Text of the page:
Nameless On Ice

Thankfully, we are well into the double digits this morning, in contrast to the single digits near or below zero for an unrelenting week of wind, gray clouds and eyeball-freezing weather.

But it has been good for ice viewing–less so for bringing hands out of pockets, then out of gloves, to take pictures of creek ice–about the only subject worthy of such suffering for another six to eight weeks.

I suggest viewing the larger image on Flickr. The ice along Nameless Creek really does make for some crisp cameos of the season, with color added by oak and especially beech leaves trapped in cloudy or clear ice.

For anyone paying attention to such things (mom?) I will likely be posting to the blog closer to mid-day a couple of times a week only, saving the early hours for some projects I’m trying to pursue with greater discipline, and blogging and responding to emails later, when I’ve exhausted the muse with writing that takes optimum attention–such as it exists these days.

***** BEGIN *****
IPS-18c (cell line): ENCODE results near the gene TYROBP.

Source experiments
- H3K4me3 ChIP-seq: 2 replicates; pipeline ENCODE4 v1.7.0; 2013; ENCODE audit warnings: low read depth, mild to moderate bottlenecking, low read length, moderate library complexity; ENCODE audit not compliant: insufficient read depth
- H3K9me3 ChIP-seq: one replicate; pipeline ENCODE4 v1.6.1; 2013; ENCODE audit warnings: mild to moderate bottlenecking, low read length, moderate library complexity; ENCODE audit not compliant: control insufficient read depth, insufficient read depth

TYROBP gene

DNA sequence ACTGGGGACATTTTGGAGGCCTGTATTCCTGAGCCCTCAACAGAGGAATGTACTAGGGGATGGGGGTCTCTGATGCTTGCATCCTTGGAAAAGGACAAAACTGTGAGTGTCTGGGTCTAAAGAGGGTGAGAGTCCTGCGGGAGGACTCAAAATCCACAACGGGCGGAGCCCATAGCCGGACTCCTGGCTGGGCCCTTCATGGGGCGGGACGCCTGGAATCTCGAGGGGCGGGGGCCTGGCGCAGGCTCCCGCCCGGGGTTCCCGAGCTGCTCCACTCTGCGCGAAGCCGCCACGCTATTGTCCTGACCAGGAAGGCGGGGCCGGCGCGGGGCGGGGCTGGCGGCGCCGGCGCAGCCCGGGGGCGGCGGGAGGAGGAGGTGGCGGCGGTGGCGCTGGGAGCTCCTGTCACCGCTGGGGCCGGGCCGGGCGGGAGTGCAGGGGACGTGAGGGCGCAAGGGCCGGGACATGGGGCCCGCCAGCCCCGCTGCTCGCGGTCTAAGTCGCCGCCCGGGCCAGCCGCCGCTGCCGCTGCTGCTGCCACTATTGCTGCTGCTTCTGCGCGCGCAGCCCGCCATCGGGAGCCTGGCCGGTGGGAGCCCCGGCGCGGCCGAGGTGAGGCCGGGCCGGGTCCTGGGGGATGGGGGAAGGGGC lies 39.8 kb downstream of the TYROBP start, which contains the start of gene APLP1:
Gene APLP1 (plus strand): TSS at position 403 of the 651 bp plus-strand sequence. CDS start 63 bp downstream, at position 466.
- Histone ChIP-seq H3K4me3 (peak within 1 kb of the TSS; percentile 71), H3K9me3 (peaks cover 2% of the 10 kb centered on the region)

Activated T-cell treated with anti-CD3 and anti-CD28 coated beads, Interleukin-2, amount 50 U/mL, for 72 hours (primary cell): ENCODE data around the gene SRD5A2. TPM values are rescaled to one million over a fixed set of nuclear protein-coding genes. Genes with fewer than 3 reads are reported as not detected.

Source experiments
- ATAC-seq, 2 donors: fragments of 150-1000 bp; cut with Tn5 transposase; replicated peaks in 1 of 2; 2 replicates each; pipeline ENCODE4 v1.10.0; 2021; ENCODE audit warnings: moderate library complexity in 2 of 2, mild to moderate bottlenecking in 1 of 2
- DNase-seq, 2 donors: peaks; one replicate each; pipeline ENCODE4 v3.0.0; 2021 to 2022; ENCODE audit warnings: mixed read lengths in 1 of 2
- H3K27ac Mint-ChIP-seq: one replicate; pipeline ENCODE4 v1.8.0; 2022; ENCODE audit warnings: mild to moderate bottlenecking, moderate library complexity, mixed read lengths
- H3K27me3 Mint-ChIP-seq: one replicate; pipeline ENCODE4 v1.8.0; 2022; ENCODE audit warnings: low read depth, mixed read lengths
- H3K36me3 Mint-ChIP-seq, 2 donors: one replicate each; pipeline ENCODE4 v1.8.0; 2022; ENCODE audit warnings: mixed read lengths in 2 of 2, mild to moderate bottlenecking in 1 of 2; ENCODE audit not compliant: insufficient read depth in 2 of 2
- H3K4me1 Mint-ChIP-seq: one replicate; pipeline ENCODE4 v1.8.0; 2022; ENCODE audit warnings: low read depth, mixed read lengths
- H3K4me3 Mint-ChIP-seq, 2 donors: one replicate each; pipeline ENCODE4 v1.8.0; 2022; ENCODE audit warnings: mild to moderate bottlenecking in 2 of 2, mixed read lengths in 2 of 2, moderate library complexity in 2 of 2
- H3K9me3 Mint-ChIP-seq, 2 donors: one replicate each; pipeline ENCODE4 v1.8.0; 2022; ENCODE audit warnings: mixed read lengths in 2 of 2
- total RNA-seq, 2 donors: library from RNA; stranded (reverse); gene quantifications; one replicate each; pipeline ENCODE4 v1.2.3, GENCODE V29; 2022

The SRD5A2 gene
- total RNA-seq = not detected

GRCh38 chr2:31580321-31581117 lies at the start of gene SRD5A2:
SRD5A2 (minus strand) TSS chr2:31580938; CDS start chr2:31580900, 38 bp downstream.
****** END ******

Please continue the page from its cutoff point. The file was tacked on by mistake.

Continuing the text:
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Fred First holds masters degrees in Vertebrate Zoology and physical therapy, and has been a biology teacher and physical therapist by profession. He moved to southwest Virginia in 1975 and to Floyd County in 1997. He maintains a daily photo-blog, broadcasts essays on the Roanoke NPR station, and contributes regular columns for the Floyd Press and Roanoke's Star Sentinel. His two non-fiction books, Slow Road Home and his recent What We Hold in Our Hands, celebrate the riches that we possess in our families and communities, our natural bounty, social capital and Appalachian cultures old and new. He has served on the Jacksonville Center Board of Directors and is newly active in the Sustain Floyd organization. He lives in northeastern Floyd County on the headwaters of the Roanoke River.

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